As an on-and-off athletic trainer for U.S. Soccer since 2006, Greg Banks ’94 was assigned to the U.S. Women’s National Team for its historic title run at the 2019 FIFA Women’s World Cup. He left his home on May 23, 2019, and returned on July 8.

“It was a bit of a sacrifice for me to be away from my family for so long,” he says. “I missed a lot. My son was a senior at Oceanside Collegiate Academy [in Mount Pleasant, South Carolina] and was playing in the state soccer championship, which they won. We made a pact with each other that if he won state, I would win the World Cup, although my deal was a little out of my control. And he said, ‘I’ll do my part, you do yours,’ so we fulfilled it, which was nice.”

The College Today caught up with Banks after his whirlwind European excursion to find out more about what it takes to train and support athletes to win the World Cup.

When you think back on all seven games and the final victory, what memory comes to mind?

I’ve been a part of some really huge moments for U.S. Soccer over the last 13 years, like Abby Wambach’s goal against Brazil in the quarterfinals in 2011, which basically was one of those things that turned the U.S. on to these women again and how amazing they are. I can’t believe I was at a game in France against France, where more than half of the stadium is against you. The environment is just so special. The fans just have chant after chant. Europeans appreciate good soccer even if it’s not their team. I also remember some of the training rooms we had in Paris with views of the Eiffel Tower and Arc de Triomphe. That was definitely something we never had back home. My last stint with the team was in 2011 when they lost in the final to Germany, so winning in the finals this time was definitely a much better feeling coming home. This team is just special. You literally could take any player from this team, and they would be one of the top players on any team in the world, so our part was pretty simple.

What are you job responsibilities?

Very similar to the duties of any athletic trainer, just managing the injuries and the rehabilitation of the players to keep them healthy in order to be able to play. It’s a grueling task to go through seven games in that short amount of time, so the players pick up a lot of muscle strains and bruises. It’s a physical game, so we’re always dealing with something. It’s very rare that someone’s playing at 100 percent. The training rooms are typically full every day. In the finals, Becky Sauerbrunn had a laceration across her eyebrow, so we had to get her cleaned up and put a headband on her to be able to keep her in the game. Megan Rapinoe had a simple hamstring strain before the final. The other part is we have 7,000 pounds of gear that we had to move between 10 hotels. I’m part of that team, too, because it’s all hands on deck. There’s a lot more stuff than eight years ago. We carry almost double the amount of equipment just to meet our sponsors’ needs. Then there’s all the training room equipment and massage tables. The gear for the team fills the back a of 32-foot U-Haul.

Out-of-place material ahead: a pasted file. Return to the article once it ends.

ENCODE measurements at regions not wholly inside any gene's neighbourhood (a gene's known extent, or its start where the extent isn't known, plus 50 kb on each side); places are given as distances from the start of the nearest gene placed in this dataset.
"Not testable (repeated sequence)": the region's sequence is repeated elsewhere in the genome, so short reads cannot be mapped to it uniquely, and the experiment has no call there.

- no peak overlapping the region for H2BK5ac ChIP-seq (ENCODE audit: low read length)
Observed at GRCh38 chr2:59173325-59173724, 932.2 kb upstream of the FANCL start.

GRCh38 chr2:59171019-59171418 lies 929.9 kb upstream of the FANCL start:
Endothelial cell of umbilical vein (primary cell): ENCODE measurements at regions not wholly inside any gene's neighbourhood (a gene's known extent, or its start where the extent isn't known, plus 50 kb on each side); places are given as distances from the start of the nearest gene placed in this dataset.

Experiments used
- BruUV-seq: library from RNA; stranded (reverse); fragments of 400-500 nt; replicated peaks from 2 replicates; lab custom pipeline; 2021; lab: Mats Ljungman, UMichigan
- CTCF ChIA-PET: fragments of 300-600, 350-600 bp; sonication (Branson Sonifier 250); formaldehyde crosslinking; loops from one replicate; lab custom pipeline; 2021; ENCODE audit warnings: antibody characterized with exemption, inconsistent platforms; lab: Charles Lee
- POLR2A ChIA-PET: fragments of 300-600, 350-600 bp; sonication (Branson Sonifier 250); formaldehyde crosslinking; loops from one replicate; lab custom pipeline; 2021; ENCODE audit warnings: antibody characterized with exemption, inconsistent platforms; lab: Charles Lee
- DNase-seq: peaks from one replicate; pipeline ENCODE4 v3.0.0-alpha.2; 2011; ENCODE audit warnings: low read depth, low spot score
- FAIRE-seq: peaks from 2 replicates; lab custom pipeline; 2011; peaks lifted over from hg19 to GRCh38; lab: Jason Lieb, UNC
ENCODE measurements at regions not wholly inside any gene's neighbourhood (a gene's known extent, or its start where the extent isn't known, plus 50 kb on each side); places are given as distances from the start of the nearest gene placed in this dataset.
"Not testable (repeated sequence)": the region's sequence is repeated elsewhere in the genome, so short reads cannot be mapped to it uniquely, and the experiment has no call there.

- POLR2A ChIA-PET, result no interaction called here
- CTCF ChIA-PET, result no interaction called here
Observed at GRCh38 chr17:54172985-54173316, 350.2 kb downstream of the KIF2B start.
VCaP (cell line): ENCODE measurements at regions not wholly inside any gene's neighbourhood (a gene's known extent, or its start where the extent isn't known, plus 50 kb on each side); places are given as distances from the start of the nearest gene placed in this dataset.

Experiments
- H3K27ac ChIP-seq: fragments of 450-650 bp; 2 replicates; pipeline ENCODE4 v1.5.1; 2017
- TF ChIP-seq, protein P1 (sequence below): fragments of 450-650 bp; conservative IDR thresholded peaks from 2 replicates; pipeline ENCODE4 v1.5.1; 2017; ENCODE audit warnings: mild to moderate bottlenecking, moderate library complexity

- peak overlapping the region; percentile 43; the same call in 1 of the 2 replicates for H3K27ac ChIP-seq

Is the U.S. team idolized or reviled over there?

It’s a mixed bag. Europeans appreciate good football, and there’s a large contingent that love Alex Morgan, Megan Rapinoe, Carli Lloyd and Tobin Heath. They have fan bases all over the world because they’re great soccer players, so Europeans appreciate them just as they do here in the U.S.

Whose celebration was better: Rapinoe’s spread-arm sideline pose against France in the quarterfinal or Alex Morgan’s teatime celebration in the semifinal against England?

They’re were both unique. Alex’s probably got the bigger response in the stadium. It was impressive.

Were people booing her?

Something like that. For some reason, the men get away with that kind of thing, but if the women do it, people criticize them. Athletes get a bad rap for not being more personable, but not these women. That’s the beautiful thing about them: They’re great athletes and tremendous football players, but they’re so personable and easy to relate to. I think that’s why people have gotten on board and love watching them play. They play a very beautiful style of soccer that’s so fun to watch. These ladies have worked their whole lives to get to this point. They should be able to celebrate. And celebrate they did.

What did you major in at CofC?

Physical education with athletic training emphasis. I worked under [soccer] Coach Ralph Lundy’s team with the men’s side for a couple seasons and the women’s side for a season.

Did you enjoy your time at the College?

It was an amazing experience. My wife, [Tara Roberts Banks ’96] and I were just in downtown Charleston yesterday driving past the campus. There are a lot of new buildings around the periphery, but when you drive past the Cistern, you’re reminded of what a beautiful place to go to school it is. It was an incredible experience. I’m very grateful for what I’ve learned and who I got to learn from. After graduating, I worked for Coach Lundy’s soccer camp, as well as a couple of different PT practices. Now I have my own business, Competitive Edge Training in Mount Pleasant.

How did you get connect with the USWNT?

I did an ACL study on women athletes the year after I graduated with [exercise science] professor Bill Barfield, who was the soccer coach at The Citadel for many years before getting a Ph.D. in biomechanics and coming to CofC. He also had worked with some of U.S. Soccer’s youth programs and recommended me. I worked with them for about six months before being asked to join the women’s team in 2006.